In England there are three distinct manners of making cream cheese:
1. Fresh milk strained and lightly drained.
2. Scalded cream dried and drained dry, like Devonshire.
3. Rennet curd ripened, with thin, edible rind, or none, packaged
in small blocks or miniature bricks by dairy companies, as
in the U.S. Philadelphia Cream cheese.
American cream cheeses follow the English pattern, being named from then: region or established brands owned by Breakstone, Borden, Kraft, Shefford, etc.
Cream cheese such as the first listed above is easier to make than cottage cheese or any other. Technically, in fact, it is not a cheese but the dried curd of milk and is often called virginal. Fresh milk is simply strained through muslin in a perforated box through which the whey and extra moisture drains away for three or four days, leaving a residue as firm as fresh butter.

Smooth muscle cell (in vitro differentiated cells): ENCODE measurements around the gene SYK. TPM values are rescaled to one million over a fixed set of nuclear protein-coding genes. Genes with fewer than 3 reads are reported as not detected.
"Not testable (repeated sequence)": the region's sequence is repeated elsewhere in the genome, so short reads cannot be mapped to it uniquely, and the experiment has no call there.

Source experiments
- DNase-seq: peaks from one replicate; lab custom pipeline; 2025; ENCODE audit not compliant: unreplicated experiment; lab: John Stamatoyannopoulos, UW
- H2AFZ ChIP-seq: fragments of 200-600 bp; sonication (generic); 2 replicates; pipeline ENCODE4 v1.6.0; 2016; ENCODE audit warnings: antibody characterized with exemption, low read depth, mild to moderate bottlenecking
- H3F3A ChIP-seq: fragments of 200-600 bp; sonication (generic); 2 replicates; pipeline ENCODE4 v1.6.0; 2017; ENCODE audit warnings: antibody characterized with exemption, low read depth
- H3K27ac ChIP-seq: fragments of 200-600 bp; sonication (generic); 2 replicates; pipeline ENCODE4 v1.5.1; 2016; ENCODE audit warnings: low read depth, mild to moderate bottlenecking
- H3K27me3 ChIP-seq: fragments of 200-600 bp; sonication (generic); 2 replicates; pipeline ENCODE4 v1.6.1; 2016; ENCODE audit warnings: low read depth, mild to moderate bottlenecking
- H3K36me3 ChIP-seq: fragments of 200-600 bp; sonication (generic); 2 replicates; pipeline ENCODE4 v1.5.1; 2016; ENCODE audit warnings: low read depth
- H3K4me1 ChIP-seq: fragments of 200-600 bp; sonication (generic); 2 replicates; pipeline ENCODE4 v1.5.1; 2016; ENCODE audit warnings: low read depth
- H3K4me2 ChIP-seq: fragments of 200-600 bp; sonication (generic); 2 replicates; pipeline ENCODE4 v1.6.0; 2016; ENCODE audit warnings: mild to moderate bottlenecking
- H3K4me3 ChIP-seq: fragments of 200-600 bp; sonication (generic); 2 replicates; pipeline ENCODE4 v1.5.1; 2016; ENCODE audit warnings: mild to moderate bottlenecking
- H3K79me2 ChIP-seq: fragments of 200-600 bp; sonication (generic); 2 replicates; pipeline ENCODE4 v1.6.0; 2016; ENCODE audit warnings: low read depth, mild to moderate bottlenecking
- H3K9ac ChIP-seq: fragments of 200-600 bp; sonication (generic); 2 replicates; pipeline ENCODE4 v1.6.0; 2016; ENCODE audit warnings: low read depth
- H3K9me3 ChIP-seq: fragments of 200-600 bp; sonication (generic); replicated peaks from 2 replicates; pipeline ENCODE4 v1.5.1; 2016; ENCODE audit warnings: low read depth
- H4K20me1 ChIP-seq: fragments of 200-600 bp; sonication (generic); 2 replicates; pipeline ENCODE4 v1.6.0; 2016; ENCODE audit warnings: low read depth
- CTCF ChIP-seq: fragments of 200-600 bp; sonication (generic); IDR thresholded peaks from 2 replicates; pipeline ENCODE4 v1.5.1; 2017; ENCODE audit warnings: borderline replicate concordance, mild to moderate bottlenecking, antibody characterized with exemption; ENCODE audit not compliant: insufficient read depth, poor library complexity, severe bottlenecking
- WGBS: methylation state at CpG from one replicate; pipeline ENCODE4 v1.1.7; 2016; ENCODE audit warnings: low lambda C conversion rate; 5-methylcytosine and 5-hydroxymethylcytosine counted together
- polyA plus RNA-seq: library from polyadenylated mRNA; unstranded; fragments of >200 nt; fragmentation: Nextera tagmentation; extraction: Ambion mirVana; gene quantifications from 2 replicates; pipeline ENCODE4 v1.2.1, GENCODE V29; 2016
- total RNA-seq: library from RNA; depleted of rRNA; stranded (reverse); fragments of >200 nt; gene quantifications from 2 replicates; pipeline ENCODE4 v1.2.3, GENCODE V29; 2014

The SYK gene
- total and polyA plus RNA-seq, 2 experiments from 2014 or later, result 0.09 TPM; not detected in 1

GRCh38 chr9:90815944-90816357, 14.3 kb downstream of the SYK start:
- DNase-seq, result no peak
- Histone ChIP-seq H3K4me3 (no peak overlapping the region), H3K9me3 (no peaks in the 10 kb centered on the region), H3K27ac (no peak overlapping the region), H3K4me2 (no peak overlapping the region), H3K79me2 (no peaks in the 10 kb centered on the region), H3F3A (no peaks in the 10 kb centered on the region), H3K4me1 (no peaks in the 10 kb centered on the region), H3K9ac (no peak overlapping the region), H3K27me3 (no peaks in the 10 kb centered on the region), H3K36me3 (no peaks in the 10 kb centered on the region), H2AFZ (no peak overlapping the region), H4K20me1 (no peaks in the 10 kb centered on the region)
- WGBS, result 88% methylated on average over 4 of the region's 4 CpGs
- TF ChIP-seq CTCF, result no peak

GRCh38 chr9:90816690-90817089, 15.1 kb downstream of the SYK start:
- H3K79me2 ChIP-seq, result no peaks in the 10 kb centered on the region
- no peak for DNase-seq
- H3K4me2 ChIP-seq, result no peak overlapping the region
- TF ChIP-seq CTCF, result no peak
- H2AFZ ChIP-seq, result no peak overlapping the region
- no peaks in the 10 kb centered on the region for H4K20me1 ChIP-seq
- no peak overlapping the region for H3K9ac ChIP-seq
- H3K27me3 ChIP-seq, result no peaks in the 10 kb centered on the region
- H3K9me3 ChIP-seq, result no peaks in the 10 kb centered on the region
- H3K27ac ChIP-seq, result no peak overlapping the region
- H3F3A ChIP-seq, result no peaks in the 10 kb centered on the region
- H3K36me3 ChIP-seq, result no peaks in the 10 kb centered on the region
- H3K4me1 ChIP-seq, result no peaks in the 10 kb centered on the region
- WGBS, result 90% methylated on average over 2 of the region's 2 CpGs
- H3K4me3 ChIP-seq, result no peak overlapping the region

In America, where we mix cream cheese with everything, a popular assortment of twelve sold in New York bears these ingredients and names: Chives, Cherry, Garden, Caviar, Lachs, Pimiento, Olive and Pimiento, Pineapple, Relish, Scallion, Strawberry, and Triple Decker of Relish, Pimiento and Cream in layers.
In Italy there is Stracchino Cream, in Sweden Chantilly. Finally, to come to France, la Foncée or Fromage de Pau, a cream also known around the world as Crême d'Isigny, Double Crême, Fromage à la Crême de Gien, Pots de Crême St. Gervais, etc. etc.
The French go even farther by eating thick fresh cream with Chevretons du Beaujolais and Fromage Blanc in the style that adds à la crême to their already glorified names.
The English came along with Snow Cream Cheese that is more of a dessert, similar to Italian Cream Cheese.
We'd like to have a cheese ice cream to contrast with too sweet ones. Attempts at this have been made, both here and in England; Scottish Caledonian cream came closest. We have frozen cheese with fruit, to be sure, but no true cheese ice cream as yet, though some cream cheeses seem especially suitable.
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